Know him for a white man.
He walks sideways into wind
allowing the left of him
to forget what the right
knows as cold. His ears
turn into death what
his eyes can’t see. All day
he walks away from the sun
passing into storm. Do not
mistake him for the howl you hear
or the track you think you
follow. Finding a white man
in snow is to look for the dead.
He has been burned by the wind.
He has left too much
flesh on winter’s white metal
to leave his colour as a sign.
Cold white. Cold flesh. He leans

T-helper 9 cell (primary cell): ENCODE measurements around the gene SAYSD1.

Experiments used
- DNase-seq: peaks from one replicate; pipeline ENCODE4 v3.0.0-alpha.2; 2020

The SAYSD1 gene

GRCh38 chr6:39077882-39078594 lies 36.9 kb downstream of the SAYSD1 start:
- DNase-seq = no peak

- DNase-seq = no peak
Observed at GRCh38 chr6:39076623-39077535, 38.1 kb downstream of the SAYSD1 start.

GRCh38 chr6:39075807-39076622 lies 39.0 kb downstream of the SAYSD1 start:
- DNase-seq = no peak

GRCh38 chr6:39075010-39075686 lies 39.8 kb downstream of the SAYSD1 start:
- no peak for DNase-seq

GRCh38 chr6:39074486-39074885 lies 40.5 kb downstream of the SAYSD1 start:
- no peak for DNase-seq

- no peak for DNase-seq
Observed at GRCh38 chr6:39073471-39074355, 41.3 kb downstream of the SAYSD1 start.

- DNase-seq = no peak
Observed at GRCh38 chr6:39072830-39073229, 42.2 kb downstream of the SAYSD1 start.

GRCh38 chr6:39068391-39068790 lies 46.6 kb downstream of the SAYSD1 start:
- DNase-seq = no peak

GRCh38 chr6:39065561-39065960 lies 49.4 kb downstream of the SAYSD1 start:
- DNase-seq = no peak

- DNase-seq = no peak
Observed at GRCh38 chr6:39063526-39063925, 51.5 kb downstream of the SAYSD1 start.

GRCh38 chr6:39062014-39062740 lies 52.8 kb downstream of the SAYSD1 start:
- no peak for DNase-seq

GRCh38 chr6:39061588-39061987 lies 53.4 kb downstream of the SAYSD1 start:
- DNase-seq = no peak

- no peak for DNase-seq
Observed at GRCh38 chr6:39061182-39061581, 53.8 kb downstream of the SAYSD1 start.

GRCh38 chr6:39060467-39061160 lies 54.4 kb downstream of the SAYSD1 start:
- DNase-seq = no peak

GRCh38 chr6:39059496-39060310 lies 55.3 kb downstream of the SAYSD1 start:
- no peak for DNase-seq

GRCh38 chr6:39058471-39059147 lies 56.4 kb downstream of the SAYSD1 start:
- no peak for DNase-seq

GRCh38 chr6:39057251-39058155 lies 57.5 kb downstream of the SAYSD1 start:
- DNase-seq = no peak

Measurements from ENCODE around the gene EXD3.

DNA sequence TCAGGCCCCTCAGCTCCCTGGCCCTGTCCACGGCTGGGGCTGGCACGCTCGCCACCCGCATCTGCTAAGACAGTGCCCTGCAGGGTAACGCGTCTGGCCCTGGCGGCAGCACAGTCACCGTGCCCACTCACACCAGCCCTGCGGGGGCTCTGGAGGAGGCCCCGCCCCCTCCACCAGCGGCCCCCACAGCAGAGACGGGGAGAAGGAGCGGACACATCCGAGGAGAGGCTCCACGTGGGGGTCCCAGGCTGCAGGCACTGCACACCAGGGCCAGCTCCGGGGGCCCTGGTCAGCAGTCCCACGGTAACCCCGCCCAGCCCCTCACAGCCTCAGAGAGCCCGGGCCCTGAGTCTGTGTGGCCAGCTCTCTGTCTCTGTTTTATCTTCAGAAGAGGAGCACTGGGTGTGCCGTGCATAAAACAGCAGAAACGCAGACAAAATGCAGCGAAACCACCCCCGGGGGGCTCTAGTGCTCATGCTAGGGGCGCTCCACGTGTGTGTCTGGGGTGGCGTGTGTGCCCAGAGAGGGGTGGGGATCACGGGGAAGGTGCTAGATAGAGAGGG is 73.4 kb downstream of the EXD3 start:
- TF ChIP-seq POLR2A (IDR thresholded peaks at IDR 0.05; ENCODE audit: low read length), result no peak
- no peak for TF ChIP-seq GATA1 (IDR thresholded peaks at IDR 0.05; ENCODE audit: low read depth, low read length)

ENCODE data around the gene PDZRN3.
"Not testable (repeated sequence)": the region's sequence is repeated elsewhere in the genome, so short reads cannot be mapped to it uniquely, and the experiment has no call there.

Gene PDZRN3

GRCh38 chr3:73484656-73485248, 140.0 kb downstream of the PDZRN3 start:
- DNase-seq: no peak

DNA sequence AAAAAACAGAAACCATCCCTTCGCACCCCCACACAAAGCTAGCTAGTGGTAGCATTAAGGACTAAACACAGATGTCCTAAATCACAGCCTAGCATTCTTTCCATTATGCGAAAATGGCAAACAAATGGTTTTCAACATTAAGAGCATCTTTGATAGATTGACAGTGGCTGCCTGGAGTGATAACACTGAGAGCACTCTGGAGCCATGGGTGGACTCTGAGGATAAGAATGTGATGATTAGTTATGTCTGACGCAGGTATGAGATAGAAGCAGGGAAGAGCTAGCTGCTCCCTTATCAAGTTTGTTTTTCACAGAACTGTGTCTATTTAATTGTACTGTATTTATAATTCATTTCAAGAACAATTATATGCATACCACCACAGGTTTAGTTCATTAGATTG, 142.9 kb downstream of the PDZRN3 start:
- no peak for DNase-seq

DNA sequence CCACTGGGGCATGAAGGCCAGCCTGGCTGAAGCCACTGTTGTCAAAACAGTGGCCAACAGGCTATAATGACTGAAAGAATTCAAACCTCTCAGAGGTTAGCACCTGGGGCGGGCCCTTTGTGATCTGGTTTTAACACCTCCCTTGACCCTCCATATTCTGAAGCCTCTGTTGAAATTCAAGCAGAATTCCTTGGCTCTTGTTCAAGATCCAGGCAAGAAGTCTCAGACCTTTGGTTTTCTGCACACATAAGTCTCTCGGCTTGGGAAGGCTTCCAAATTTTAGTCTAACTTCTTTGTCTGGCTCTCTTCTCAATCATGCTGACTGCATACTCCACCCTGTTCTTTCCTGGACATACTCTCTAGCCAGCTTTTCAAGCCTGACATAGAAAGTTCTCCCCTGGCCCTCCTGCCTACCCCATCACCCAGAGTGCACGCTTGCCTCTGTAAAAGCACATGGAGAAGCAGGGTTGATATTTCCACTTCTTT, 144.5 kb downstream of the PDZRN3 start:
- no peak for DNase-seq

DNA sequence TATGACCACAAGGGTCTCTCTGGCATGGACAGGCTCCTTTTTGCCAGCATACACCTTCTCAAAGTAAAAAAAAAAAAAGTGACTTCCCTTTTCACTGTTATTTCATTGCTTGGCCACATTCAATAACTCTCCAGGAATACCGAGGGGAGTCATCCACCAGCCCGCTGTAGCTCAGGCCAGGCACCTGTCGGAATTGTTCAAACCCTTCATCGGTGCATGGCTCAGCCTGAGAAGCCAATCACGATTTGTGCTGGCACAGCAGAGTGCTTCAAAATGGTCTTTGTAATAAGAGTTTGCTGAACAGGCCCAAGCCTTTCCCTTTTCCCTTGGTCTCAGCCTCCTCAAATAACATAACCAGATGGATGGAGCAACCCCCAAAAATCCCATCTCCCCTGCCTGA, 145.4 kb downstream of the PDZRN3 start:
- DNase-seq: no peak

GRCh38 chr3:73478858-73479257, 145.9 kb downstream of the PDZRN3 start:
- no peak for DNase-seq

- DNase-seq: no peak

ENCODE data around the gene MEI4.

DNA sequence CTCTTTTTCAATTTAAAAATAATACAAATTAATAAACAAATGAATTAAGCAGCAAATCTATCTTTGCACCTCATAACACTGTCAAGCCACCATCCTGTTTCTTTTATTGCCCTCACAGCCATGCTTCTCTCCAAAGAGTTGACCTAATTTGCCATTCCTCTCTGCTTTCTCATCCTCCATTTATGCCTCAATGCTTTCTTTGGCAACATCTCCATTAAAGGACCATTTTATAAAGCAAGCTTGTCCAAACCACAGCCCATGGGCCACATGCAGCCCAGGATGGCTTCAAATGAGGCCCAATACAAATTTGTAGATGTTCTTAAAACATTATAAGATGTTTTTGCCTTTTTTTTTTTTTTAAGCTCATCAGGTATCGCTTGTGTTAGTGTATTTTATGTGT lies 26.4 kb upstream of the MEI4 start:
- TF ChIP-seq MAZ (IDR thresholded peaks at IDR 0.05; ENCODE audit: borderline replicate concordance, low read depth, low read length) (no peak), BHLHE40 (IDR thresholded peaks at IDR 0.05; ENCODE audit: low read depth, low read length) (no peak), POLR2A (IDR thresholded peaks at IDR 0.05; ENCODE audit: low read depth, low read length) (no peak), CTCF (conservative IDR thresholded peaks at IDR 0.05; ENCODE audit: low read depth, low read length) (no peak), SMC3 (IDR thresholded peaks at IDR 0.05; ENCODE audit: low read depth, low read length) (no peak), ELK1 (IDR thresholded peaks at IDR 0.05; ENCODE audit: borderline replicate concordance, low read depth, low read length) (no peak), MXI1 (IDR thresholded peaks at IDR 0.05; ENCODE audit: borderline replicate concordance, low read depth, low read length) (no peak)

into wind sideways; kills without
mercy anything to the left of him
coming like madness in the snow.
What are some of the words you would use to describe the effect of this poem on a reader?
If you were making a film of this poem, what would be the sounds effects you’d use? Would you shoot it in colour or in black and white? Why?
Most would want to walk away from a storm rather than passing into it. Why does the man in the poem choose the latter?
Why is the opening line so powerful? What does it imply?
- How could you perform this poem so that readers would feel its chill?
Patrick Lane, "Passing into Storm", from The Collected Poems of Patrick Lane. Copyright © 2011 by Patrick Lane. Reprinted with permission of the publisher.
Source: The Collected Poems of Patrick Lane (Harbour Publishing, 2011)